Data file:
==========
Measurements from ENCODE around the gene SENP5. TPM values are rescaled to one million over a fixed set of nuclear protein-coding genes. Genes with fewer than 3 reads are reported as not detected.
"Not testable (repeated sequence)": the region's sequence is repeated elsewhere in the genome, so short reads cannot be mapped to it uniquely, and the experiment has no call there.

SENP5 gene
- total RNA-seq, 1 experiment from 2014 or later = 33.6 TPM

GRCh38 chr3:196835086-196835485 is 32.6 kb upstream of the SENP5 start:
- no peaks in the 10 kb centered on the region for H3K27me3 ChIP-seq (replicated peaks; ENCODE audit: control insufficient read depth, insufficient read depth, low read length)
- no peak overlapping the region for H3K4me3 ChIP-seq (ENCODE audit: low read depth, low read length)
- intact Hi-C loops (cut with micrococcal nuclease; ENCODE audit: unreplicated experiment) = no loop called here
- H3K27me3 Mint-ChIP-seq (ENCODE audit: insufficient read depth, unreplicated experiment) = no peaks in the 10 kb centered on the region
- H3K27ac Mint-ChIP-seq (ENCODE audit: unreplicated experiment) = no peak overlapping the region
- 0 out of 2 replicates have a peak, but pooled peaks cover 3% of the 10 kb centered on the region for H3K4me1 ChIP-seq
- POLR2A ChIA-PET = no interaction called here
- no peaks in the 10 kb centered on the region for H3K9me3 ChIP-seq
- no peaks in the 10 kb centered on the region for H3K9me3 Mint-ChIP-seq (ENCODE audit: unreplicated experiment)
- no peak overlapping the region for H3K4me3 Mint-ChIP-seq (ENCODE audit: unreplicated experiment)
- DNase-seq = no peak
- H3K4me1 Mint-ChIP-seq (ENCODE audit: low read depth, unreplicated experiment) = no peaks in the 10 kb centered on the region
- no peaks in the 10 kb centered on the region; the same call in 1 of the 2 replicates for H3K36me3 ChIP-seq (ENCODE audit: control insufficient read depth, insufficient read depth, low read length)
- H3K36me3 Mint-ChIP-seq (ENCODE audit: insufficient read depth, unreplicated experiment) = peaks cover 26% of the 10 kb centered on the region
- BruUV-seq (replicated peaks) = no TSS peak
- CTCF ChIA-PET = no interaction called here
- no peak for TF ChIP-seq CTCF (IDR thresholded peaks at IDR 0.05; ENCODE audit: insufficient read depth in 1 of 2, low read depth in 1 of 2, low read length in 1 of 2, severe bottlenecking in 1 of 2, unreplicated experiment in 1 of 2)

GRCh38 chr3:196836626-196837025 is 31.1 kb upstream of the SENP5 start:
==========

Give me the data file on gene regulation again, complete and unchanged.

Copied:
Measurements from ENCODE around the gene SENP5. TPM values are rescaled to one million over a fixed set of nuclear protein-coding genes. Genes with fewer than 3 reads are reported as not detected.
"Not testable (repeated sequence)": the region's sequence is repeated elsewhere in the genome, so short reads cannot be mapped to it uniquely, and the experiment has no call there.

SENP5 gene
- total RNA-seq, 1 experiment from 2014 or later = 33.6 TPM

GRCh38 chr3:196835086-196835485 is 32.6 kb upstream of the SENP5 start:
- no peaks in the 10 kb centered on the region for H3K27me3 ChIP-seq (replicated peaks; ENCODE audit: control insufficient read depth, insufficient read depth, low read length)
- no peak overlapping the region for H3K4me3 ChIP-seq (ENCODE audit: low read depth, low read length)
- intact Hi-C loops (cut with micrococcal nuclease; ENCODE audit: unreplicated experiment) = no loop called here
- H3K27me3 Mint-ChIP-seq (ENCODE audit: insufficient read depth, unreplicated experiment) = no peaks in the 10 kb centered on the region
- H3K27ac Mint-ChIP-seq (ENCODE audit: unreplicated experiment) = no peak overlapping the region
- 0 out of 2 replicates have a peak, but pooled peaks cover 3% of the 10 kb centered on the region for H3K4me1 ChIP-seq
- POLR2A ChIA-PET = no interaction called here
- no peaks in the 10 kb centered on the region for H3K9me3 ChIP-seq
- no peaks in the 10 kb centered on the region for H3K9me3 Mint-ChIP-seq (ENCODE audit: unreplicated experiment)
- no peak overlapping the region for H3K4me3 Mint-ChIP-seq (ENCODE audit: unreplicated experiment)
- DNase-seq = no peak
- H3K4me1 Mint-ChIP-seq (ENCODE audit: low read depth, unreplicated experiment) = no peaks in the 10 kb centered on the region
- no peaks in the 10 kb centered on the region; the same call in 1 of the 2 replicates for H3K36me3 ChIP-seq (ENCODE audit: control insufficient read depth, insufficient read depth, low read length)
- H3K36me3 Mint-ChIP-seq (ENCODE audit: insufficient read depth, unreplicated experiment) = peaks cover 26% of the 10 kb centered on the region
- BruUV-seq (replicated peaks) = no TSS peak
- CTCF ChIA-PET = no interaction called here
- no peak for TF ChIP-seq CTCF (IDR thresholded peaks at IDR 0.05; ENCODE audit: insufficient read depth in 1 of 2, low read depth in 1 of 2, low read length in 1 of 2, severe bottlenecking in 1 of 2, unreplicated experiment in 1 of 2)

GRCh38 chr3:196836626-196837025 is 31.1 kb upstream of the SENP5 start: